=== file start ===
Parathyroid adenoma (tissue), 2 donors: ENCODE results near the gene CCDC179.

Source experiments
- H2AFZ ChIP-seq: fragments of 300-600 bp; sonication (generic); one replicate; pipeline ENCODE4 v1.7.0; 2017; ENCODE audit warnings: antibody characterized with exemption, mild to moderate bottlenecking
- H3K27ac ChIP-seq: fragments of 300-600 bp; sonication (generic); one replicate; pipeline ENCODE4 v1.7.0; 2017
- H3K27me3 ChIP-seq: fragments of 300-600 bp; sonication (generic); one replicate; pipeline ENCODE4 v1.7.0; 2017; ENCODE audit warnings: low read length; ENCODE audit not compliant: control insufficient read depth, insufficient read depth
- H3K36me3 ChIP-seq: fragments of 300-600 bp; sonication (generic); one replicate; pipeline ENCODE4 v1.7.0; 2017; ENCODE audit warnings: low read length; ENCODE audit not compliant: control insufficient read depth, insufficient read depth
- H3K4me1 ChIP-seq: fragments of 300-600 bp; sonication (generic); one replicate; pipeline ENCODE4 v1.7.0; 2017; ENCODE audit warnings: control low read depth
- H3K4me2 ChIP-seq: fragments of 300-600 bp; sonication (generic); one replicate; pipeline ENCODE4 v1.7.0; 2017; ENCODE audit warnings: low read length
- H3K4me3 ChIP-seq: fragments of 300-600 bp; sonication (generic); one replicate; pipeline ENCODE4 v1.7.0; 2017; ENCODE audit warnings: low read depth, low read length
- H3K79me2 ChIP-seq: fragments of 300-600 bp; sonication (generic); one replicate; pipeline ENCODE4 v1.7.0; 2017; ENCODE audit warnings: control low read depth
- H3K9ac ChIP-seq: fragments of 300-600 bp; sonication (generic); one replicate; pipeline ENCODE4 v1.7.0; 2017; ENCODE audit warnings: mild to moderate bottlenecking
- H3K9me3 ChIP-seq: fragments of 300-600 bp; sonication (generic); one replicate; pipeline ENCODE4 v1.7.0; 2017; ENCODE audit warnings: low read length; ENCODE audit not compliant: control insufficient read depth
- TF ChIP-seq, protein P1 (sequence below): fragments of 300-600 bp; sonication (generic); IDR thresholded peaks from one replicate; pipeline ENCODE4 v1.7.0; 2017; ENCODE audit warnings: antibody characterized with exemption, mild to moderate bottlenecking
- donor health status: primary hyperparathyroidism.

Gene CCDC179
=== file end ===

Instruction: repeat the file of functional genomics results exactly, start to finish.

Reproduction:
Parathyroid adenoma (tissue), 2 donors: ENCODE results near the gene CCDC179.

Source experiments
- H2AFZ ChIP-seq: fragments of 300-600 bp; sonication (generic); one replicate; pipeline ENCODE4 v1.7.0; 2017; ENCODE audit warnings: antibody characterized with exemption, mild to moderate bottlenecking
- H3K27ac ChIP-seq: fragments of 300-600 bp; sonication (generic); one replicate; pipeline ENCODE4 v1.7.0; 2017
- H3K27me3 ChIP-seq: fragments of 300-600 bp; sonication (generic); one replicate; pipeline ENCODE4 v1.7.0; 2017; ENCODE audit warnings: low read length; ENCODE audit not compliant: control insufficient read depth, insufficient read depth
- H3K36me3 ChIP-seq: fragments of 300-600 bp; sonication (generic); one replicate; pipeline ENCODE4 v1.7.0; 2017; ENCODE audit warnings: low read length; ENCODE audit not compliant: control insufficient read depth, insufficient read depth
- H3K4me1 ChIP-seq: fragments of 300-600 bp; sonication (generic); one replicate; pipeline ENCODE4 v1.7.0; 2017; ENCODE audit warnings: control low read depth
- H3K4me2 ChIP-seq: fragments of 300-600 bp; sonication (generic); one replicate; pipeline ENCODE4 v1.7.0; 2017; ENCODE audit warnings: low read length
- H3K4me3 ChIP-seq: fragments of 300-600 bp; sonication (generic); one replicate; pipeline ENCODE4 v1.7.0; 2017; ENCODE audit warnings: low read depth, low read length
- H3K79me2 ChIP-seq: fragments of 300-600 bp; sonication (generic); one replicate; pipeline ENCODE4 v1.7.0; 2017; ENCODE audit warnings: control low read depth
- H3K9ac ChIP-seq: fragments of 300-600 bp; sonication (generic); one replicate; pipeline ENCODE4 v1.7.0; 2017; ENCODE audit warnings: mild to moderate bottlenecking
- H3K9me3 ChIP-seq: fragments of 300-600 bp; sonication (generic); one replicate; pipeline ENCODE4 v1.7.0; 2017; ENCODE audit warnings: low read length; ENCODE audit not compliant: control insufficient read depth
- TF ChIP-seq, protein P1 (sequence below): fragments of 300-600 bp; sonication (generic); IDR thresholded peaks from one replicate; pipeline ENCODE4 v1.7.0; 2017; ENCODE audit warnings: antibody characterized with exemption, mild to moderate bottlenecking
- donor health status: primary hyperparathyroidism.

Gene CCDC179